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SHJ Vol 5 No 2, 2018                                              Khalil, Status of cardiac care
                                                            http://dx.doi.org/10.25239/SHJ/Vol5/No2/Editorial

               EDITORIAL



                Status of Cardiac Care in Sudan: available venues, alternative routes and
                                                   financial burden.

                                            Siddiq Ibrahim Khalil, Editor-in-Chief

               Fawzia came to see me at a morning clinic. She looked in a good shape and mood. I first saw her
               back in 1982, when she was 16 years old.  It turned out, later, that she was suffering from severe
               mitral  stenosis and  recurring  carditis.  The following  5  years  would  subsequently  be the most
               difficult of her life. She developed endocarditis with ruptured chordae, and was operated on in
               1984, by a visiting team of surgeons to Khartoum. She later, also had to undergo an open-heart
               surgery for mitral valve replacement in Kuwait in 1987. The surgeon who operated on her in
               Kuwait City was Hani Shuhaibir, a cardiac surgeon who is well remembered by the few patients
               who  are  still  living  with  “his”  prosthetic  valves.  Fawzia’s  free  surgery  was  offered  by  the
               Kuwaiti  government  and  the  Bank  of  Sudan  covered  the  cost  of  air  travel  and  subsistence.
                       Today,  after  thirty  years,  Fawzia’s  prosthetic  valve  is  still  in  place  and  functioning
               normally. With  rising rates of coronary heart disease and the unfinished agenda of rheumatic
               heart disease, the pattern of patients travelling abroad for surgery and to seek medical treatment
               has  remained  undiminished,  in  fact  it  has  dramatically  increased  throughout  the  last  three
               decades,  as  people  continue  to  travel  for  coronary  intervention,  coronary  artery  bypass  graft
               surgery  (CABG),  valve  surgery  and  correction  of  congenital  abnormalities.  Some  patients
               receive government support through referrals by Sudan National Medical Commission (SNMC),
               while others travel abroad because they can afford the cost or have no trust in the local health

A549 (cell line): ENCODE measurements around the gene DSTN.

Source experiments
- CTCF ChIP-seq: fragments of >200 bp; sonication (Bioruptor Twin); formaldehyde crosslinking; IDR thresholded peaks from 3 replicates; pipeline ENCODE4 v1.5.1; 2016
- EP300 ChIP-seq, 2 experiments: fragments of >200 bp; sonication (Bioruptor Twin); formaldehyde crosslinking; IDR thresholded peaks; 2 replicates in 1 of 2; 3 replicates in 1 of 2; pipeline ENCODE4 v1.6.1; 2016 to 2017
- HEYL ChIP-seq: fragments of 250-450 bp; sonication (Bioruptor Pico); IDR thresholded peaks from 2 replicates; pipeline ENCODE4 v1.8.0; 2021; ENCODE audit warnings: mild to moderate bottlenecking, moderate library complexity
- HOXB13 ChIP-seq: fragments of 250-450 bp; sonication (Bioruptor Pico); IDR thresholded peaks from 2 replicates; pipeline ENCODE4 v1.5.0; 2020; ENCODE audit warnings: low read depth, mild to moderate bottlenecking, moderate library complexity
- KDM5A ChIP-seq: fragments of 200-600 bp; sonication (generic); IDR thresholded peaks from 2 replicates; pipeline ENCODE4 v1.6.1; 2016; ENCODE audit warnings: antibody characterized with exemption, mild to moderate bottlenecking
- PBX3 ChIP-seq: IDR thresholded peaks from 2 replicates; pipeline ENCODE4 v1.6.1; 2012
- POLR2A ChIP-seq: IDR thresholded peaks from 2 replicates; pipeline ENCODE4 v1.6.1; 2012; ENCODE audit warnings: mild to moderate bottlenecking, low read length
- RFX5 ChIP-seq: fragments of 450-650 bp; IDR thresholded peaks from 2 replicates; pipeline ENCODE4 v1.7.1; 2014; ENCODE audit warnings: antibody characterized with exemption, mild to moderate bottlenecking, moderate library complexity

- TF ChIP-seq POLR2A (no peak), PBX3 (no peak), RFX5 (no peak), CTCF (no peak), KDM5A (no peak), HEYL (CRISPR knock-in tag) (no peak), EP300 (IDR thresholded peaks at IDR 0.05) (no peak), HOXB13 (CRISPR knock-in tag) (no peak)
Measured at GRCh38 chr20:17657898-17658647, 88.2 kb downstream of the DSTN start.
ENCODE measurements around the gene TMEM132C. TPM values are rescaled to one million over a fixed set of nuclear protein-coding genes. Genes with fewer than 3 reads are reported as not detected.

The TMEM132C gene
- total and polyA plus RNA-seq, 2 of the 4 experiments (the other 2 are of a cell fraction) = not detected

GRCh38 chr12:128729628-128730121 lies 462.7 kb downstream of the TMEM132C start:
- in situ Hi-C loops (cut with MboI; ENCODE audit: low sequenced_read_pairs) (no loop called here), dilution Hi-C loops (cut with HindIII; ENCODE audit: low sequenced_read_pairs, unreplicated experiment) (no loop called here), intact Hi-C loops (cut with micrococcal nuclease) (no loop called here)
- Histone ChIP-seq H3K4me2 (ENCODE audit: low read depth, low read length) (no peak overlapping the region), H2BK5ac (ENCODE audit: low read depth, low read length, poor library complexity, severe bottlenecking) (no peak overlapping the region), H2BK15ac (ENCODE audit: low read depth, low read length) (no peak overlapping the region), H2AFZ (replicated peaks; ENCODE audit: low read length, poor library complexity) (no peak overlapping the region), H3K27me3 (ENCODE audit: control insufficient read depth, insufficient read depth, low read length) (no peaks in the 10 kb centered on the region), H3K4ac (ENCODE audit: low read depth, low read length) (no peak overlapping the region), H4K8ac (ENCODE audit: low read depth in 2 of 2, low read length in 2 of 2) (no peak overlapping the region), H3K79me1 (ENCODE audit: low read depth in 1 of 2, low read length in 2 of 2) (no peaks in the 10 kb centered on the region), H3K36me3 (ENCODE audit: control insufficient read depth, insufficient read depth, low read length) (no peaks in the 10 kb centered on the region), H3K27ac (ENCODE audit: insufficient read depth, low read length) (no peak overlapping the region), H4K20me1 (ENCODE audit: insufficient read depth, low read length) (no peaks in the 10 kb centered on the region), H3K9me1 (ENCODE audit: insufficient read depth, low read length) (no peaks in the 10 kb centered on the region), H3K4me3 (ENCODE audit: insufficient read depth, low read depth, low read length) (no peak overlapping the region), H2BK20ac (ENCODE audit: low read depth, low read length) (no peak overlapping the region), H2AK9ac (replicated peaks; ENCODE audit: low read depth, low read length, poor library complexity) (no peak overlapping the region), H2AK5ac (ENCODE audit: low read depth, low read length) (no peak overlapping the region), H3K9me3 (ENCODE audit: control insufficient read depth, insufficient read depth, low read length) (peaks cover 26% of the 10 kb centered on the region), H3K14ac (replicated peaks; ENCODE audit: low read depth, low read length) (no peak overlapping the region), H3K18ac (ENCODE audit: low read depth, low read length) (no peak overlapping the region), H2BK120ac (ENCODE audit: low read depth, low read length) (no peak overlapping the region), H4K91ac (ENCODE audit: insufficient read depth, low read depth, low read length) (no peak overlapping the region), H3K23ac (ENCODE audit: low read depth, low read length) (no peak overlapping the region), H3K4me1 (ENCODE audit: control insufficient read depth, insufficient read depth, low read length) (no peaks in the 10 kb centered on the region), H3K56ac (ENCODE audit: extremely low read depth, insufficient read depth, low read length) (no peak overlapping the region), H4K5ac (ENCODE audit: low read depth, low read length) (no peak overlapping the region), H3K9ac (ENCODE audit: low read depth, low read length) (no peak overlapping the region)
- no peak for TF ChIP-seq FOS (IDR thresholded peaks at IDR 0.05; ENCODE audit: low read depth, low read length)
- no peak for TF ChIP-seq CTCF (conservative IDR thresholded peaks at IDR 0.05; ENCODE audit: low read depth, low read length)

providers  and  resources.  And  for  some  of  the  patients  it  is  more  of  a  tradition  rather  than  a
               necessity. Complicating matters even  more, some  government  departments,  at  one time, were
               contracting with hospitals abroad to care for their staff.
               All would agree that the available resources cannot meet the expanding demand created by the
               increasing  rates  of  cardiovascular  disease  (CVD),  and  despite  the  recent  “reinforcements”
               cardiac  services  remain  highly  stretched  and  scarce.  In  this  article,  we  intend  to  appraise  the
               current  issue  of  cardiac  care,  including  the  available  venues  and  the  alternative  routes  for
               treatment abroad.

               The  enormity  of  the  burden  of  heart  disease  requiring  intervention  and  surgery  has  been
               discussed before [1, 2]. Currently, the average prevalence of rheumatic heart disease (RHD) in
               Sudan is 20-30/1000, meaning that there are currently 600,000 patients who are afflicted by one
               type or another of the disease. The situation is also more complicated as children account for
               nearly 40% of the total load of RHD and the prevalence in rural communities reaches 60/1000
               [3]. These figures unveil astounding backlog and burden of disease that await attendance. Most
               patients  with  RHD  end  up  with  chronic  valvular  disease  requiring  either  percutaneous  trans-
               mitral commisurotomy (PTMC) for single valve such as pliable mitral stenosis, or more complex
               surgery for single or multivalvular disease in the majority of patients. It is estimated that there
               are more than 300,000 patients with chronic valvular disease, who will require surgery during the
               next five years (extrapolated from the present statistical data). In 2016, the total cases of patients

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